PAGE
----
When Hitler Stole Pink Rabbit – Judith Kerr
When your family leaves your home and everything behind so no one will know you’re going and you can’t even take your favourite toy… the effects of war on a young child.
Andra – Louise Lawrence
I read this during the school summer holidays and loved it even though it made me cry. Its haunted me ever since.
The Gnole – Alan Alda
Oh how I love this book! It has everything. It’s just a perfect book. I think of phrases from it constantly and I’ve been looking for another copy of it for ages.
Mr God, This is Anna – Fynn
A very young girl and her questioning God. It’s funny, it’s poignant. It will destroy you
Our Hidden Lives – Simon Garfield (More Mass Observation.)
I still think about all these people – they’re real peoples stories. Some give hope and others make you despair.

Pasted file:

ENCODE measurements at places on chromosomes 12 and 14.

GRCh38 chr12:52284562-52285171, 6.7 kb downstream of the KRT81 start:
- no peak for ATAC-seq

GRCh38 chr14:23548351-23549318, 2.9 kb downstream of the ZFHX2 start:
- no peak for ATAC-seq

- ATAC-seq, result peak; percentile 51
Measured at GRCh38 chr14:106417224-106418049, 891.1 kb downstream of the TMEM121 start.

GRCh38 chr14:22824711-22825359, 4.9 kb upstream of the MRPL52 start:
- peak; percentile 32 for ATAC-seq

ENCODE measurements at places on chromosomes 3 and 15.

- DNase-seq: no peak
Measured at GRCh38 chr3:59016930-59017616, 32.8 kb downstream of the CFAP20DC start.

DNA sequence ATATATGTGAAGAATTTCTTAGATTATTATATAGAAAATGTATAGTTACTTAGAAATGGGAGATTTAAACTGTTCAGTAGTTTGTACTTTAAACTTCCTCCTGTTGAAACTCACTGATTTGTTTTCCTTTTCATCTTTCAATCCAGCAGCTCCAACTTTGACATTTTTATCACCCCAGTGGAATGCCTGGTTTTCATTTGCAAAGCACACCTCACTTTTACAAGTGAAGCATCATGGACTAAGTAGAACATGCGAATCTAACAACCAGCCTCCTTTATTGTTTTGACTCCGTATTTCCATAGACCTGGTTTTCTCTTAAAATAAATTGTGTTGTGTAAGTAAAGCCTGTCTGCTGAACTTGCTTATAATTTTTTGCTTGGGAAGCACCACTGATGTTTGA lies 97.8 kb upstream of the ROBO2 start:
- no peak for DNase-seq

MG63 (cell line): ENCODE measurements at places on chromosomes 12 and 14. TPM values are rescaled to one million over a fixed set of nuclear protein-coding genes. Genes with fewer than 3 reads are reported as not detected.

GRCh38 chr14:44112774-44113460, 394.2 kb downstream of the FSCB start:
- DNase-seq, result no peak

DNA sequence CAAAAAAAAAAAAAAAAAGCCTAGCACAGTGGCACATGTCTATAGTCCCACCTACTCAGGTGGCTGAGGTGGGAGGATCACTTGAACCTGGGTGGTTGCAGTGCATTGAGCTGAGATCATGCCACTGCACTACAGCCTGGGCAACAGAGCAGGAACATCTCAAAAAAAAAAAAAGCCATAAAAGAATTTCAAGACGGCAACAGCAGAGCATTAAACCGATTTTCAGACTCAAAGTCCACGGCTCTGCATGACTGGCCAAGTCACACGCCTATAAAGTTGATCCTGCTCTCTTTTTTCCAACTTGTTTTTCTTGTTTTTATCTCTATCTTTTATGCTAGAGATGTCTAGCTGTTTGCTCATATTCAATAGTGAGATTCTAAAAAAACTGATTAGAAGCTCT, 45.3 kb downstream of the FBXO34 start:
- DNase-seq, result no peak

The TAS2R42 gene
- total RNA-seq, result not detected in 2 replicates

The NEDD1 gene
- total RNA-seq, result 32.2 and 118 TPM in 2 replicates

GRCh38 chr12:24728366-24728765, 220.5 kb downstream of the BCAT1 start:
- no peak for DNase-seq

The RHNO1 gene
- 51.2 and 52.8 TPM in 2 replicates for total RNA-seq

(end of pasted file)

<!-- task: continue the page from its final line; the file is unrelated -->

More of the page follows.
The Diddakoi – Rumer Godden
Prejudice isn’t always against colour. This is a book about how a little gypsy girl triumphs over the village yobs.
Sybil – Flora Rheta Schreiber
This book fascinated me. I know it’s been discredited now but it had value in that it opened my eyes. It took me off at a tangeant into loads more books on similar subjects but I always feel an affection for Sybil.
Nicholas and Alexandra – Robert K Massie
The Russian history leading up to 1914 fascinates me. I saw the film allegedly about Anastasia and then wanted to read more. It was all such a needless tragedy.
Rasputin the Last Word – Edvard Radzinsky
It amazes me how this man compelled so many people and really went a long way in assisting the downfall of the Russian monarchy. He was probably the straw that broke the camels back.
The Little World of Don Camillo – Giovanni Guareschi
Hilarious little books. I read these when I was at boarding school (bloody nuns!) but along with Mister God this is Anna.. I learned that prayers didn’t need to be formal.. that you could just speak to God. Mans rules are just that. MANS. MY relationship with God is between me and him and that was a pretty good lesson to learn.
As with everything else in life – I just don’t know when to stop and I know there are so many books I’m going to regret not putting in here.